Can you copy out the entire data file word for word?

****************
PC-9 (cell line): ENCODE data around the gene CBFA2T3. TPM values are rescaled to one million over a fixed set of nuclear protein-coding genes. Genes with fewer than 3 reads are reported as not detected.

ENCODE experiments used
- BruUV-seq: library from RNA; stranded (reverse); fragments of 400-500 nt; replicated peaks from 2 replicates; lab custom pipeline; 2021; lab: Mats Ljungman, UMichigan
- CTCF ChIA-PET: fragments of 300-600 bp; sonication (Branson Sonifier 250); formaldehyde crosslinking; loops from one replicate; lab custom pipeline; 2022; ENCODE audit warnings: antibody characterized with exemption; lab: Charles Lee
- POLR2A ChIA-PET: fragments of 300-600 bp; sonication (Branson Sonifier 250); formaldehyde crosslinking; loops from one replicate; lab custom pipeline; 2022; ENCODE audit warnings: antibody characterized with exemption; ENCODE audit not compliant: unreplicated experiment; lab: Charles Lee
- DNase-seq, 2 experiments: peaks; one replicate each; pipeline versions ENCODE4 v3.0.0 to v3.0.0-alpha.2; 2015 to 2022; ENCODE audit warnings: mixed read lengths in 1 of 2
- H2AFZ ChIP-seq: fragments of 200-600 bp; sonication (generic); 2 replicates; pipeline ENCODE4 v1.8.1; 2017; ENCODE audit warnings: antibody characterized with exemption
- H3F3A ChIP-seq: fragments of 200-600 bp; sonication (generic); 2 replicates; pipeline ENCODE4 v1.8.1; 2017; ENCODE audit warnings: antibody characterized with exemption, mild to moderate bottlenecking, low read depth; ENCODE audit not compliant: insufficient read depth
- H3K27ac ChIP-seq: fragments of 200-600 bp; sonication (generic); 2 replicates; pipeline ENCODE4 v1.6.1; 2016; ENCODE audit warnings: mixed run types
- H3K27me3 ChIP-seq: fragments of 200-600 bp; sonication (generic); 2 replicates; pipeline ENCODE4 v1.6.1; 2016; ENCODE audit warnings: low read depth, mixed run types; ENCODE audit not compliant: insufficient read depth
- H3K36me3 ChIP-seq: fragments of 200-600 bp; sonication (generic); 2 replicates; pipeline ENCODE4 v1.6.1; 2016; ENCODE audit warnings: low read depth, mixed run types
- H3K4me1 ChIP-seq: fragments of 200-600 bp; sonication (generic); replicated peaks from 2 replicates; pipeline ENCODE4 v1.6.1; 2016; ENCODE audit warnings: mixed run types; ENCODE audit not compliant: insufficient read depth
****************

PC-9 (cell line): ENCODE data around the gene CBFA2T3. TPM values are rescaled to one million over a fixed set of nuclear protein-coding genes. Genes with fewer than 3 reads are reported as not detected.

ENCODE experiments used
- BruUV-seq: library from RNA; stranded (reverse); fragments of 400-500 nt; replicated peaks from 2 replicates; lab custom pipeline; 2021; lab: Mats Ljungman, UMichigan
- CTCF ChIA-PET: fragments of 300-600 bp; sonication (Branson Sonifier 250); formaldehyde crosslinking; loops from one replicate; lab custom pipeline; 2022; ENCODE audit warnings: antibody characterized with exemption; lab: Charles Lee
- POLR2A ChIA-PET: fragments of 300-600 bp; sonication (Branson Sonifier 250); formaldehyde crosslinking; loops from one replicate; lab custom pipeline; 2022; ENCODE audit warnings: antibody characterized with exemption; ENCODE audit not compliant: unreplicated experiment; lab: Charles Lee
- DNase-seq, 2 experiments: peaks; one replicate each; pipeline versions ENCODE4 v3.0.0 to v3.0.0-alpha.2; 2015 to 2022; ENCODE audit warnings: mixed read lengths in 1 of 2
- H2AFZ ChIP-seq: fragments of 200-600 bp; sonication (generic); 2 replicates; pipeline ENCODE4 v1.8.1; 2017; ENCODE audit warnings: antibody characterized with exemption
- H3F3A ChIP-seq: fragments of 200-600 bp; sonication (generic); 2 replicates; pipeline ENCODE4 v1.8.1; 2017; ENCODE audit warnings: antibody characterized with exemption, mild to moderate bottlenecking, low read depth; ENCODE audit not compliant: insufficient read depth
- H3K27ac ChIP-seq: fragments of 200-600 bp; sonication (generic); 2 replicates; pipeline ENCODE4 v1.6.1; 2016; ENCODE audit warnings: mixed run types
- H3K27me3 ChIP-seq: fragments of 200-600 bp; sonication (generic); 2 replicates; pipeline ENCODE4 v1.6.1; 2016; ENCODE audit warnings: low read depth, mixed run types; ENCODE audit not compliant: insufficient read depth
- H3K36me3 ChIP-seq: fragments of 200-600 bp; sonication (generic); 2 replicates; pipeline ENCODE4 v1.6.1; 2016; ENCODE audit warnings: low read depth, mixed run types
- H3K4me1 ChIP-seq: fragments of 200-600 bp; sonication (generic); replicated peaks from 2 replicates; pipeline ENCODE4 v1.6.1; 2016; ENCODE audit warnings: mixed run types; ENCODE audit not compliant: insufficient read depth